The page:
Cuba is world renowned for the number of old American automobiles from the 1950s and 1960s still on the streets. Before coming to Cuba, my impression was that there would be quite a few, but Duncan and I were simply not prepared for how many automobiles from those eras are in routine use in Cuba. There are times that you stand on the street and the scene could easily have been made at any time in the decade from 1950 to 1960. I was told that there are approximately 60-80,000 pre-1960 American cars or cacharros in Cuba, down approximately half from what existed in 1959, the year of the Cuban Revolution.
One might have expected that these old cars would be mostly around hotels for the tourist trade, and the nicer ones often are as you’ll see below. But old American hardware is simply everywhere in Cuba. President John F. Kennedy authorized a trade embargo with Cuba which resulted in over 50 years of limited access to more modern automobiles. However, fuel provided by Cuba’s historic trading partners along with the amazing resourcefulness of the Cuban people and skills of the mechanics have kept these cars on the road. Though the realities of lack of parts resupply and access to fuel has meant that most of these cars have been re-engined with more current diesels engines in many cases. In other cases, these cars are powered by diesel engines from more industrial diesel engines from tractors and cars from Soviet times like the Ladas. Duncan’s take on this and the diesel engines is on his post, On The Streets In Havana.
The first day that we were there it rained hard which made for some really exciting photography. We had hoped that it would rain more, but the curse of travel for me is that wherever I go, it seems to break out in spectacularly beautiful weather. Fortunately, the light in Cuba was otherworldly and the rest of the days provided for rewarding photography.
Its scenes like the ones above that send one into a time warp. I’m not sure there is another place on the planet where one could see this many 40-60 year old American cars on the road. Its this sort of thing that has many in Cuba talking about how Americans would love to get their hands on some of these automobiles and that may very well be true. Presuming the trade embargo does go away at some point, there are a great many Cuban’s who would love to trade in their rattletraps for either newer automobiles or to supplement their income of Cuban Pesos with the more valuable Cuban Convertible Peso provided by Baby Boomers looking for nostalgia. However, the bigger advantage might be for the American companies that specialize in car parts, notably the older car parts that are still available from even the local auto parts suppliers down the street in anytown USA.
There is a romantic idealism about all of this for many folks, particularly the gearheads like myself. I suspect that others like Diego Rodriguez who keeps Unabashed Gearheaded Gnarlyness would love this place. However, the reality is that many of the cars in many cases are held together with little more than bailing wire and if they could get it, most likely Duct Tape. The cars have been maintained in most cases not for beauty, but a much more practical function as breakdowns are a common occurrence. Its a matter of everyday life here to see people pushing cars through intersections or by the side of the road, having stranded their occupants. That said, some of the ingenuity on these cars was spectacular. The engine swaps along with transmission adaption is one aspect of it, but I saw cars and walked past shops where people were fabricating floors and body panels from what appeared to be sheets of metal, hand hammering them into the appropriate shape. Truly remarkable.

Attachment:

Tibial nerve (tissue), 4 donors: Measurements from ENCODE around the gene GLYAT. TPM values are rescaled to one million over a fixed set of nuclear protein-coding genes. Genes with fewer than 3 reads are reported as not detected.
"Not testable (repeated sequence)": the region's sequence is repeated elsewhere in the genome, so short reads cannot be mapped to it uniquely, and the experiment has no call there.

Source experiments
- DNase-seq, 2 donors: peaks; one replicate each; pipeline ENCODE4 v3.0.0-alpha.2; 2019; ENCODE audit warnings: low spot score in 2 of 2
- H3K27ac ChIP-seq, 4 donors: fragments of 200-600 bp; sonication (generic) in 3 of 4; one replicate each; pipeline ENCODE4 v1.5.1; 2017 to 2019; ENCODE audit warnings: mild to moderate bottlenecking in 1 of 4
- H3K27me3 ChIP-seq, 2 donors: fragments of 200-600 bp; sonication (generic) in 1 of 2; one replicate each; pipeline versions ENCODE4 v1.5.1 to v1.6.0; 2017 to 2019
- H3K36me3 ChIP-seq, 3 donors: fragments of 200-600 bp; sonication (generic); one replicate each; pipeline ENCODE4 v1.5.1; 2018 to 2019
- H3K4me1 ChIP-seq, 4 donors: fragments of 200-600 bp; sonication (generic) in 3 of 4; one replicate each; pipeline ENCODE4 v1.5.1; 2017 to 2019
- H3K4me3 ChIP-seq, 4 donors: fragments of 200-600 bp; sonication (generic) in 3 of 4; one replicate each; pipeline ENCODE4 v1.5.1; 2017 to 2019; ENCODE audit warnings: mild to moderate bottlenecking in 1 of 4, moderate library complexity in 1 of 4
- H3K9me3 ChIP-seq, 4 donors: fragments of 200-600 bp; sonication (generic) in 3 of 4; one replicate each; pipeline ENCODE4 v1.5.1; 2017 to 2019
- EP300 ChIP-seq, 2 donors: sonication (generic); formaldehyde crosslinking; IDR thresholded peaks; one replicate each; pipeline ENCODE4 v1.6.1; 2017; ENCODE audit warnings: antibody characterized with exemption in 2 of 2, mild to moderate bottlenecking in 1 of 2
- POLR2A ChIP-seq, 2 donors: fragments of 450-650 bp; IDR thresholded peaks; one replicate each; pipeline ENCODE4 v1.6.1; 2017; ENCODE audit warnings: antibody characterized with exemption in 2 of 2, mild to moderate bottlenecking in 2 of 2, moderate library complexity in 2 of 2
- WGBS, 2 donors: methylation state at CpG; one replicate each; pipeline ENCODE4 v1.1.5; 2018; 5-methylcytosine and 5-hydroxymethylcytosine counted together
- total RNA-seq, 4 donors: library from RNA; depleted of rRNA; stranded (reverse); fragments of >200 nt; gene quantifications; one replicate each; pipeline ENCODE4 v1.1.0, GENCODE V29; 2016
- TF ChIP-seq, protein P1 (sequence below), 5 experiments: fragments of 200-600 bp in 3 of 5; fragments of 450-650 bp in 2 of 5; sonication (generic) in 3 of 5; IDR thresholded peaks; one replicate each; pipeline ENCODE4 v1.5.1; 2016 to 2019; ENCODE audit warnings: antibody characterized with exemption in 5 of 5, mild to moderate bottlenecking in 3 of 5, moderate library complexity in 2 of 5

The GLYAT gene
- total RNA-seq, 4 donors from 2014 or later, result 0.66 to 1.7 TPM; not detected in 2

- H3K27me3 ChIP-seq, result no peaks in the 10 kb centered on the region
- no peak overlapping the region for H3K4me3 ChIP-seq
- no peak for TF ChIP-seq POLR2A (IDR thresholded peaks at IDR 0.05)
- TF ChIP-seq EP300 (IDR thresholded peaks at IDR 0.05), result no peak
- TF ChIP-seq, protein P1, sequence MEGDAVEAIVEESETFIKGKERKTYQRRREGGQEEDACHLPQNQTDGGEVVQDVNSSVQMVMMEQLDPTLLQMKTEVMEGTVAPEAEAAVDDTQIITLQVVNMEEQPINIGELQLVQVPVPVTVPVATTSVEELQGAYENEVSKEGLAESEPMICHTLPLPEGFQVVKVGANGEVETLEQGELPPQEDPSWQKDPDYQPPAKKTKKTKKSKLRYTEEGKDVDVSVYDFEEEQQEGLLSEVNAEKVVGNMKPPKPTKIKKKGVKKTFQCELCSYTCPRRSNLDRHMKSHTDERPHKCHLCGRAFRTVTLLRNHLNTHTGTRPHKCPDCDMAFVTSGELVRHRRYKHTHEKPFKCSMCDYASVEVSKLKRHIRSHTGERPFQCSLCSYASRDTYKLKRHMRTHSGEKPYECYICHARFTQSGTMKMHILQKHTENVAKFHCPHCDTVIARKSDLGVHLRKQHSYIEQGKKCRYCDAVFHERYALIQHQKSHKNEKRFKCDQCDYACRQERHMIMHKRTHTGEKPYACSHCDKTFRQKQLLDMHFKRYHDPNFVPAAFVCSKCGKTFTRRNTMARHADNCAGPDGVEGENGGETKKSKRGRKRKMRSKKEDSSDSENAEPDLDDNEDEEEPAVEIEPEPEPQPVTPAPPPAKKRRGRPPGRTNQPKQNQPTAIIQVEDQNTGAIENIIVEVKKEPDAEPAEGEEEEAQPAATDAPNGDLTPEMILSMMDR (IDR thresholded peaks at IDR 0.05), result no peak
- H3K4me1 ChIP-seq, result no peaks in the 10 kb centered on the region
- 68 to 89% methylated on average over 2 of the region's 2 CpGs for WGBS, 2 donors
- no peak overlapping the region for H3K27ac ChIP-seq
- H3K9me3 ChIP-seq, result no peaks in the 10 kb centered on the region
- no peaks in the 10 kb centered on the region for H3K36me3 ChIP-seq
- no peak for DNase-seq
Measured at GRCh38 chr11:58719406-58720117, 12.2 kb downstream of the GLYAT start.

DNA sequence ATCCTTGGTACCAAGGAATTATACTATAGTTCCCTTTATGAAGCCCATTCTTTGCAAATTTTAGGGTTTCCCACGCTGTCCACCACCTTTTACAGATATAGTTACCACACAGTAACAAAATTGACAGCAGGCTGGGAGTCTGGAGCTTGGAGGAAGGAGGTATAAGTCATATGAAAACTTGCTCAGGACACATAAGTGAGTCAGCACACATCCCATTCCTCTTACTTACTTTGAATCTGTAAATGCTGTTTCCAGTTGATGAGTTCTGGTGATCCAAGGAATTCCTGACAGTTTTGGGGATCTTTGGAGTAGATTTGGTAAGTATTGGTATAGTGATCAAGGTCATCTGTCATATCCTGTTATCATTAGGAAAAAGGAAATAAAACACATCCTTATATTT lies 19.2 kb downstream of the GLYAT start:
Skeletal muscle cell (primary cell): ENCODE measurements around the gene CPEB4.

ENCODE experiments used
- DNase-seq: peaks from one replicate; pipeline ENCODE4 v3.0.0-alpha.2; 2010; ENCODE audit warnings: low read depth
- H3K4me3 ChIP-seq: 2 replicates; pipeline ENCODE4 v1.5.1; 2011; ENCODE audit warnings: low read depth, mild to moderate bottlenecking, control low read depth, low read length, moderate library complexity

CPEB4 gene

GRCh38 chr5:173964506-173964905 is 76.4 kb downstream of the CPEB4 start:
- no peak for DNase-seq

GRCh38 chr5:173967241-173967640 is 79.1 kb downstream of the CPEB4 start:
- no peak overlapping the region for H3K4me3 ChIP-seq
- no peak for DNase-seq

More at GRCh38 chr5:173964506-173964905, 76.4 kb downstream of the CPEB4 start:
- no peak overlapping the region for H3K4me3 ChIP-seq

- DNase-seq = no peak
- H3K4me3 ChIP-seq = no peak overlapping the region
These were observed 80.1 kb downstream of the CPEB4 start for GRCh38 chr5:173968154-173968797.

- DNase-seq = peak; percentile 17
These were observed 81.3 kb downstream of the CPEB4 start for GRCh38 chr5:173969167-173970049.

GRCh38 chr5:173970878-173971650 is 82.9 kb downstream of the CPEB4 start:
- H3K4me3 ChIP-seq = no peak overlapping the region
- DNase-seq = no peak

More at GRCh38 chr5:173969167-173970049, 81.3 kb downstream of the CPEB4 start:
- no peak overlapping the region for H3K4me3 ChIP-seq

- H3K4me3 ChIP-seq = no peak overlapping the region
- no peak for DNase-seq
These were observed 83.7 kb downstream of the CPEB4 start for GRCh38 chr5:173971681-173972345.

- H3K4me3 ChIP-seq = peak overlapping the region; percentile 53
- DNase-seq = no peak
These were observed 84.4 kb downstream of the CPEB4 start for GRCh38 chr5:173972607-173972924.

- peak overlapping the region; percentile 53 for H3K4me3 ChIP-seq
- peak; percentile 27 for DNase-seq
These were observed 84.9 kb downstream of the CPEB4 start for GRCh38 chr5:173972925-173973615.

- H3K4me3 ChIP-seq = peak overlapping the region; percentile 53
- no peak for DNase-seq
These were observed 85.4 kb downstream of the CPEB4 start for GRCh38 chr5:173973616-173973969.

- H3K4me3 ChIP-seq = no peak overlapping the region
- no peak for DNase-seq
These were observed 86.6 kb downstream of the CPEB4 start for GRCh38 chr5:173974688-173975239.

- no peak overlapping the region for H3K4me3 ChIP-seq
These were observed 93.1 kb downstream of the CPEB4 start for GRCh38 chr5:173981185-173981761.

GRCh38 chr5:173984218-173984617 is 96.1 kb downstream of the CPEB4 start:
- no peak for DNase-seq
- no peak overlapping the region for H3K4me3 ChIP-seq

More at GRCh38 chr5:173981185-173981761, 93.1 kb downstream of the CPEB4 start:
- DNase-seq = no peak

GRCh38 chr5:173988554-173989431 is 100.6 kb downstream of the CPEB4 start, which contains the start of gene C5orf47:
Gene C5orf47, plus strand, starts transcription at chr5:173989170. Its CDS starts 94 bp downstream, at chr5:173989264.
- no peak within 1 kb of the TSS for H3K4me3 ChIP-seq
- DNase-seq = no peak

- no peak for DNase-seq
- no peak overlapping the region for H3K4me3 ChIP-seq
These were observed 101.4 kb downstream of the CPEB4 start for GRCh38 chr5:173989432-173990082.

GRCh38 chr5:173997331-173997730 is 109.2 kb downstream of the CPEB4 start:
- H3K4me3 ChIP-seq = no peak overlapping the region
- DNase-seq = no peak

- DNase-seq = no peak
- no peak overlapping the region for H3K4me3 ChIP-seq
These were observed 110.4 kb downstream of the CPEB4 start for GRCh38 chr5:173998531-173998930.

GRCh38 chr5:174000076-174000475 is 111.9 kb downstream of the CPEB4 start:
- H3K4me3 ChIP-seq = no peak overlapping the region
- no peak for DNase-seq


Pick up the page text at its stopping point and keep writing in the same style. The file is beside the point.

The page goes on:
There are the occasional newer American car on the street, but they are very rare. One notable example was a *brand new* tricked out Chevrolet pickup in Cojimar, just down the street from a 1950’s Cadillac and a 1962 Studebaker Lark.
Most of our time in Havana was spent on foot experiencing the full breadth of culture in Cuba. However, we did take advantage of the many taxis navigating the streets of havana. Taxis are the main business and source of income for many Cubans and they are very proud of their automobiles. Taxis here are easy, efficient and low cost, though there are there are issues to be aware of like some of the sketchiest tires I’ve ever laid eyes on, not to mention no seat belts and doors that spontaneously fly open on some automobiles at the most inopportune times, like turning corners… My favorite part of riding in the taxis however, was being entertained with Cuban radio which was absolutely, refreshingly commercial free…
Should you find yourself in Cuba and are interested in a ride in one of these old cars, the taxis are everywhere, but the nicer cars hang out around the hotels catering to tourists from all over the globe. Increasingly Americans who are slipping in through Canada or Mexico or the Bahammas. Just imagine the benefits to both Cuba and the USA should the trade embargo be lifted.
One of our last nights in Cuba, Duncan and I went out looking to get ourselves deliberately lost on the streets in the wee hours of the morning looking for night scenes with cars. The scene immediately above really struct me as we stood in front of an old abandoned RCA Victrola store. This is the paradox of Cuba… Its 2013, yet this scene could have been made at any time from 1962 on, yet the sense of a post apocalyptic landscape permeates everything almost like time has stopped, yet the world and its decay persisted. I expect that these scenes will not last forever as Cuba slowly modernizes and increased foreign investment transforms the island country into something more like Europe in the Caribbean. Should I find myself back in Cuba in the not too distant future, things will probably be very different. But for now, its a unique experience unlike anywhere else in the world.